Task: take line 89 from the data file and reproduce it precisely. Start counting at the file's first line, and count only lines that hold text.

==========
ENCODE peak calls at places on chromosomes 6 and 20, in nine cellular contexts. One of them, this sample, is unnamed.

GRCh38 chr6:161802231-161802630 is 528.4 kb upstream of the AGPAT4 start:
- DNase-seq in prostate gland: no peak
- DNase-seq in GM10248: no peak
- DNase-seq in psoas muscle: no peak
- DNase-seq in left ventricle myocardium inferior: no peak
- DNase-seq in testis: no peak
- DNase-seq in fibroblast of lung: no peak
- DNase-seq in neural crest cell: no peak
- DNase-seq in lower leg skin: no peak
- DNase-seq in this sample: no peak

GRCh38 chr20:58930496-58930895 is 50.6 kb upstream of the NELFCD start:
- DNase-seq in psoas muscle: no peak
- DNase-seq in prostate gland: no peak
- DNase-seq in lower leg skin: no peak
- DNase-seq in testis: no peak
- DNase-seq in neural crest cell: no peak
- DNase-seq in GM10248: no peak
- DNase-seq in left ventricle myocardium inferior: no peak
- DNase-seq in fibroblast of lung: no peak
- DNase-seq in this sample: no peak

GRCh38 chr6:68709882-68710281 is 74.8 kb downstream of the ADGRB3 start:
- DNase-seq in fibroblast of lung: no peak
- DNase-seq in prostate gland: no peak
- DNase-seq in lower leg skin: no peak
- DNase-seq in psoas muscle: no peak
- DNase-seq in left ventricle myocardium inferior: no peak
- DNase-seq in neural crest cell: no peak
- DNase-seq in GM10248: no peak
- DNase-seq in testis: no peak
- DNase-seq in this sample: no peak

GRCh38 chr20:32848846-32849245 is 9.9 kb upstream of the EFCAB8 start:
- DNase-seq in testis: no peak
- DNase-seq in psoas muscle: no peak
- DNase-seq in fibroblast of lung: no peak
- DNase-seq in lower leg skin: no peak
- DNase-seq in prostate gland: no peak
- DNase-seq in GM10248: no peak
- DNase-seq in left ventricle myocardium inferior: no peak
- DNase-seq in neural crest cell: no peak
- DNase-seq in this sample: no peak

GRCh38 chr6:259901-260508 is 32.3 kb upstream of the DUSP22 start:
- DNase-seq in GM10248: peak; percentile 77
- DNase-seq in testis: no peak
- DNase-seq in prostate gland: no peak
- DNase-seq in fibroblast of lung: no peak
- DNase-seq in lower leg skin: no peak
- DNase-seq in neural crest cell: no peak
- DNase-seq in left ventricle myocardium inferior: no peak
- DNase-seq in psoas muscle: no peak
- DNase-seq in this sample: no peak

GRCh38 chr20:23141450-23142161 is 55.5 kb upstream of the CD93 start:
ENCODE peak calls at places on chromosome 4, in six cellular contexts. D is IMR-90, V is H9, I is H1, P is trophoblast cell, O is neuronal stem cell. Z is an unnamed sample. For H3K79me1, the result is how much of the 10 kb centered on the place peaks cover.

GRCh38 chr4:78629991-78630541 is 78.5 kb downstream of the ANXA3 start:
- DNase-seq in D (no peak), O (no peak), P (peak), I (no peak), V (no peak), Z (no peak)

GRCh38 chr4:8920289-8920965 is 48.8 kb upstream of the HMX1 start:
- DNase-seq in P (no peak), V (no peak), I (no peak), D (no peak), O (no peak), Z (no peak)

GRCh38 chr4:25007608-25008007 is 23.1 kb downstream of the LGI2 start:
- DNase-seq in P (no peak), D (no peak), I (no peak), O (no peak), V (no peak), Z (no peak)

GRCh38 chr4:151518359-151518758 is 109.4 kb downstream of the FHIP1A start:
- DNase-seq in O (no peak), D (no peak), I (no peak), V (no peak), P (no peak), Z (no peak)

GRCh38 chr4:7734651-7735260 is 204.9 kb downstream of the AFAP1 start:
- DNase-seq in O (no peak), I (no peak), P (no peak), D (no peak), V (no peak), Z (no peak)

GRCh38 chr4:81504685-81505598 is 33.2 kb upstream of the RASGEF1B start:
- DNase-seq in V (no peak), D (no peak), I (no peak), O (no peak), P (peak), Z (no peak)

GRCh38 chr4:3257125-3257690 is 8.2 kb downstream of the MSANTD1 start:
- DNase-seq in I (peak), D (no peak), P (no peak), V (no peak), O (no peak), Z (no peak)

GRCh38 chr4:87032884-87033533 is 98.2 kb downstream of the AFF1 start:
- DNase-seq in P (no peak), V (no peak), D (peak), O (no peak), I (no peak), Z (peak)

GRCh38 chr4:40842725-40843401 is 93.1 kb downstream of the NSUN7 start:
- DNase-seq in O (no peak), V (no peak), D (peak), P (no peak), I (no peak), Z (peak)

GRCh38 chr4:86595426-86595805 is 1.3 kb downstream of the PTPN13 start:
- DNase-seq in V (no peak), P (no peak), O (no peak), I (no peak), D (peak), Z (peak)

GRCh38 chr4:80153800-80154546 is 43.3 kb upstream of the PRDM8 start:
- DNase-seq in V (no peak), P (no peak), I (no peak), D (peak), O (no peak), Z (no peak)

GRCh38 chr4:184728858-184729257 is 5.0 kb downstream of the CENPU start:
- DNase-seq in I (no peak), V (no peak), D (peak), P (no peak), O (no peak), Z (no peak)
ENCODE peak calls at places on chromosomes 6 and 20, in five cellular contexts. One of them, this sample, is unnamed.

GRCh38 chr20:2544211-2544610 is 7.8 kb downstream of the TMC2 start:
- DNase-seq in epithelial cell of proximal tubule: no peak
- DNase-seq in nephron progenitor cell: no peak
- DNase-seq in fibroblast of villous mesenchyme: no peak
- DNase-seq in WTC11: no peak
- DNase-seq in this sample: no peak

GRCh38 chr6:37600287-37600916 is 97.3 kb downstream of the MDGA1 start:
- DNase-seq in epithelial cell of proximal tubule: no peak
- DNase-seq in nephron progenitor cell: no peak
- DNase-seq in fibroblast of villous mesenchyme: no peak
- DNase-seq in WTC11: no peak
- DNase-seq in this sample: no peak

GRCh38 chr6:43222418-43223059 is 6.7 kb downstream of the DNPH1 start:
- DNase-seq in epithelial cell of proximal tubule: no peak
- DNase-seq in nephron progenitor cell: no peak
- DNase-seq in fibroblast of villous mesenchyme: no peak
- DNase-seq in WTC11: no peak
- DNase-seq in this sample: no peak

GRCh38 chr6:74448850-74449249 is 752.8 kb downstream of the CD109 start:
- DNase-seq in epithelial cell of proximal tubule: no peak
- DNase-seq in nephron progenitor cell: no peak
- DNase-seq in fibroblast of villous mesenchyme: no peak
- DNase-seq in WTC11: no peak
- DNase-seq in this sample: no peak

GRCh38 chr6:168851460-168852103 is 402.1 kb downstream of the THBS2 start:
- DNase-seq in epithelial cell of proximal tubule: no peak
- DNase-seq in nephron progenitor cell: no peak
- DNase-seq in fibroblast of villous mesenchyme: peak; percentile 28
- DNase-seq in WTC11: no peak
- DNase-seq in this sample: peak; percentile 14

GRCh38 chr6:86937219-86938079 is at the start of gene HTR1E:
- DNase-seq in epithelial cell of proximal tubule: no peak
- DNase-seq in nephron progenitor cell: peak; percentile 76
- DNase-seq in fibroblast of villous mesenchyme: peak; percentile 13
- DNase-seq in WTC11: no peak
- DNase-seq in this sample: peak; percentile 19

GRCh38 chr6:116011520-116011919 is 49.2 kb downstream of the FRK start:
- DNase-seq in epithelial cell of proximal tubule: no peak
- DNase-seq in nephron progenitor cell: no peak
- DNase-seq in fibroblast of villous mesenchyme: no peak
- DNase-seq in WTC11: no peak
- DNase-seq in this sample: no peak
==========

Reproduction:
- DNase-seq in WTC11: no peak